Hong Kong bookseller Gui Minhai ‘snatched’ by mainland Chinese authorities from train to Beijing
Daughter says he was visiting Sweden’s embassy for a medical exam
Hong Kong-based publisher Gui Minhai, one of the Causeway Bay booksellers whose disappearance two years ago caused an international storm, was snatched again by mainland Chinese authorities from a train heading for Beijing over the weekend, his daughter reported on Monday.
Angela Gui told the Post that her father, accompanied by two Swedish diplomats, was travelling from Ningbo city in Zhejiang province on Saturday when around 10 police officers in plain clothes boarded their train near the capital and grabbed him.
She did not go into details, but confirmed a New York Times report saying her father, a naturalised Swedish national, was visiting Sweden’s embassy in Beijing for a medical examination.
In a statement to the Post, Sweden’s foreign ministry quoted its minister, Margot Wallström, as saying: ”The Swedish government has detailed knowledge of what has happened and I have summoned China’s ambassador. I have also been promised information about Mr. Gui’s situation.”
The minister added: ”The situation has worsened since Saturday morning and the Ministry for Foreign Affairs has been working around the clock on this matter ever since.”
Bei Ling, Gui’s long-time friend, told the Post separately that Gui had been allowed to contact his friends in mainland China regularly.
“He has told his friends that he has applied for a new Swedish passport at Sweden’s consulate in Shanghai,” Bei said. “While [Gui] did not tell his friends clearly if the Chinese authorities have allowed him to get the passport and leave China, his friends are under the impression that the authorities finally do not object to his leaving.”
Dissident poet Bei, co-founder of the Independent Chinese PEN Centre, said he had not spoken to Gui personally but to people who had talked to his old friend.
Bei believed that Gui, who was born in China, was visiting the Swedish embassy to complete his application for a new passport. He suspected the bookseller was taken away because authorities had not been clearly informed of his Beijing visit.
“I still believe that he will be allowed to leave China some day,” Bei added.
Gui was one of five booksellers who ran afoul of mainland authorities over their Hong Kong publications banned across the border for featuring political gossip about the Chinese leadership.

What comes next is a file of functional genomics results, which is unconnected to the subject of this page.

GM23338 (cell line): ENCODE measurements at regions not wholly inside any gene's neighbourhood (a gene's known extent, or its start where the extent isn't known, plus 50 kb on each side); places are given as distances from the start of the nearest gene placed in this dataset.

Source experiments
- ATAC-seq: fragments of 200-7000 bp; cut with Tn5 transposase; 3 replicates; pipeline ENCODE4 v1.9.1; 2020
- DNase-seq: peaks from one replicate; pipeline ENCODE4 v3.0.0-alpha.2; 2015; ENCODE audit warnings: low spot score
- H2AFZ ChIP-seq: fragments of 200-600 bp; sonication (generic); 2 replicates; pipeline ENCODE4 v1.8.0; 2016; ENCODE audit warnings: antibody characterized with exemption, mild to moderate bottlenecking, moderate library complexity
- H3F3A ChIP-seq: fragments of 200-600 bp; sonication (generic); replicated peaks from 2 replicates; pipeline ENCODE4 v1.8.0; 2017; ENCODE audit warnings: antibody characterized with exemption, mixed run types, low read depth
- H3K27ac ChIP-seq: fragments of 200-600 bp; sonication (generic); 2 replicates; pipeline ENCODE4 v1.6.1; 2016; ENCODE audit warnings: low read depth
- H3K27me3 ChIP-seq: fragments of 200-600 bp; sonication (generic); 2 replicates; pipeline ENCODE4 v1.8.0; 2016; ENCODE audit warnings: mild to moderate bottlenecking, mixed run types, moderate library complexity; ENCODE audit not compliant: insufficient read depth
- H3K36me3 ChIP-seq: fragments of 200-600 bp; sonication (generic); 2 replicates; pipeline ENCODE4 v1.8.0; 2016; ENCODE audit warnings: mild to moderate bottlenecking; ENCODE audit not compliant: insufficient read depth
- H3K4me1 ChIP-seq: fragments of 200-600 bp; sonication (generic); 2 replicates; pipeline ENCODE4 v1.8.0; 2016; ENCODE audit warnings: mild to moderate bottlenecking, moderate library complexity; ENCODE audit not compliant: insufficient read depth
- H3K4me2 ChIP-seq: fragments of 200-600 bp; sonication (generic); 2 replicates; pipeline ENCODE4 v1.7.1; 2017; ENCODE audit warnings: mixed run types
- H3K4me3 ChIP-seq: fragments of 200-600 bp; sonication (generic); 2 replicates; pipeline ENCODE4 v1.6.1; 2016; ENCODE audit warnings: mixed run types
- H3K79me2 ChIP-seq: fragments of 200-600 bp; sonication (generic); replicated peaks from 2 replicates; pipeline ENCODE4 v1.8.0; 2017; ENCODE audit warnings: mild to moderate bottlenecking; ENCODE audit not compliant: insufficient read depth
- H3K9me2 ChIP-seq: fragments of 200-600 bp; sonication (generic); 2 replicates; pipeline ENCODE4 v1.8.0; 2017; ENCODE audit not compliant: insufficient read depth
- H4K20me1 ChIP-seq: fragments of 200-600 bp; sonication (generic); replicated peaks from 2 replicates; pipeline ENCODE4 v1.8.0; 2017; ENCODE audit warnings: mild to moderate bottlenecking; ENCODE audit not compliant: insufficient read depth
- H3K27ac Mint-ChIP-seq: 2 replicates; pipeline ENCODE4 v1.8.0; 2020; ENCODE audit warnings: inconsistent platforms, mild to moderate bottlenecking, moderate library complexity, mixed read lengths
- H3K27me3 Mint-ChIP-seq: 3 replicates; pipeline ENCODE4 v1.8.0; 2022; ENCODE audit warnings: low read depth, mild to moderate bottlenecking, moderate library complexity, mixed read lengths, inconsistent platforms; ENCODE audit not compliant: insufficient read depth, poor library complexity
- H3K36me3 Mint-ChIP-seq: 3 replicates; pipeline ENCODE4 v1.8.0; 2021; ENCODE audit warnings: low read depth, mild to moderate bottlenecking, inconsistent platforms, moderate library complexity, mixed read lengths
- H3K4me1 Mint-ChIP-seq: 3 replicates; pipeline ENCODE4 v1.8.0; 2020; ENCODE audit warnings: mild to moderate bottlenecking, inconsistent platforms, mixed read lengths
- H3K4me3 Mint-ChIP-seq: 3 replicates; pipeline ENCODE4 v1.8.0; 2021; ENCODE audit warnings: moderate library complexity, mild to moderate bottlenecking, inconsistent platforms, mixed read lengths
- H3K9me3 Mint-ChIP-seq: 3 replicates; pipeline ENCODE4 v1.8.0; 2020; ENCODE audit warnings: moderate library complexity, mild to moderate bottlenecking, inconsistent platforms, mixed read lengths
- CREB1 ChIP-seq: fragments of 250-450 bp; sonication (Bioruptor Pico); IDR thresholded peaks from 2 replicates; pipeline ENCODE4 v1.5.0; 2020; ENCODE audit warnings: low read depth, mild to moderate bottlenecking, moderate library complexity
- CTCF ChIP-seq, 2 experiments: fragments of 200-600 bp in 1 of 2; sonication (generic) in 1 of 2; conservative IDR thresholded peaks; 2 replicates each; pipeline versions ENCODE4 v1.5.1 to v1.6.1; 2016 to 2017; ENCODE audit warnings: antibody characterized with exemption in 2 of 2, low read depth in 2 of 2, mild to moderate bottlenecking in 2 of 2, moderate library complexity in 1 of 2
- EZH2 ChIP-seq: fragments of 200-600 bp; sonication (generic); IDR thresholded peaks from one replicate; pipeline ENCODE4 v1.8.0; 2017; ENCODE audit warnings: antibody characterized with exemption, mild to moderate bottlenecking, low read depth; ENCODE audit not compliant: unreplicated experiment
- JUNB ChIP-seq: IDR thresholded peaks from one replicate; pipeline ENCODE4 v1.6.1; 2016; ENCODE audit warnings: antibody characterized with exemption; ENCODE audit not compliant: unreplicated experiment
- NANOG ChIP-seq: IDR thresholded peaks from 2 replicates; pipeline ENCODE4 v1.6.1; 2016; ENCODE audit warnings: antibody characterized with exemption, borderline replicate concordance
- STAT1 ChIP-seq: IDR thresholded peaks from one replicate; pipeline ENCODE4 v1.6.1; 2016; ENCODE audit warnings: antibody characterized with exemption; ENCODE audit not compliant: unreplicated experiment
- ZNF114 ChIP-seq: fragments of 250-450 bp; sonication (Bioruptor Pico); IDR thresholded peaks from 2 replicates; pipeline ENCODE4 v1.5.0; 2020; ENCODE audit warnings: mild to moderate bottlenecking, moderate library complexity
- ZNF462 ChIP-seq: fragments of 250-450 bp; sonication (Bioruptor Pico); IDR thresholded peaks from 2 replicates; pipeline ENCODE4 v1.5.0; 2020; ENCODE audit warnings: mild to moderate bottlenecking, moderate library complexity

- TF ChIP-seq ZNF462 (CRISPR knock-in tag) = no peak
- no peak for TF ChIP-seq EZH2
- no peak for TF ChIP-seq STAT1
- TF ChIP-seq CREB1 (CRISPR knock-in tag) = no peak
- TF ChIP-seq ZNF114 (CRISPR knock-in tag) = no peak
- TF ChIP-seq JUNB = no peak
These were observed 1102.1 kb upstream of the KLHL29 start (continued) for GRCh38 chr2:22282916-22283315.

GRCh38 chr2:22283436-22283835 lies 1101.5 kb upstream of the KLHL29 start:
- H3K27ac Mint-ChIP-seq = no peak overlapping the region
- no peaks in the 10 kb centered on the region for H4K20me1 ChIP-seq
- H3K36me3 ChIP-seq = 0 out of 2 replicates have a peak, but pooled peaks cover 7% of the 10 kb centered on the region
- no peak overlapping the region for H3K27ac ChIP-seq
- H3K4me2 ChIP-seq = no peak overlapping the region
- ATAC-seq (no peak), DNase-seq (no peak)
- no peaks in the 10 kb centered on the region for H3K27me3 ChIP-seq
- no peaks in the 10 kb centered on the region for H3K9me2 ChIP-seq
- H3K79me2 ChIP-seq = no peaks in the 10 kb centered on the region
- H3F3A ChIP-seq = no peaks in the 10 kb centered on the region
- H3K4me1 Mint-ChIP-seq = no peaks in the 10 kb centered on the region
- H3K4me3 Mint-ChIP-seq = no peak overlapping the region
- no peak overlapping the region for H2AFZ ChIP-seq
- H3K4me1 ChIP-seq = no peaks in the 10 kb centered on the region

They went missing in 2015, sparking concerns that they had been kidnapped by mainland agents, and later resurfaced in custody across the border. They were all shown on state media saying they were in mainland China voluntarily.
“I just know that things have taken a very drastic turn for the worse,” the Times quoted Angela as saying. “This group of about 10 men in plain clothes just came in and grabbed him from the train and took him away.”
Gui was reportedly seeking a medical examination after showing symptoms of amyotrophic lateral sclerosis, which attacks the brain and spinal cord.
China’s ministry of public security did not reply to faxed questions. The Ningbo public security bureau declined to comment when contacted by phone.
Publishing colleague Lam Wing-kee could not confirm Gui’s latest detention and was not aware of his medical problems. But he speculated that Gui must have been under surveillance in Ningbo, where he was allowed to move around freely and where Lam himself was detained for eight months.
Gui was reunited with his family in Ningbo in October following his release from custody. China’s foreign ministry said at the time that Gui had been released from detention over a “traffic offence”, having “completely served the sentence”. This referred to Gui’s earlier confession on state television that he had surrendered to mainland authorities for a death he caused while drink-driving in 2003.
The ministry at that time made no mention of the earlier accusation that Gui had run an “illegal business” since October 2014, delivering about 4,000 banned books across the border to 380 customers.
Additional reporting by Danny Mok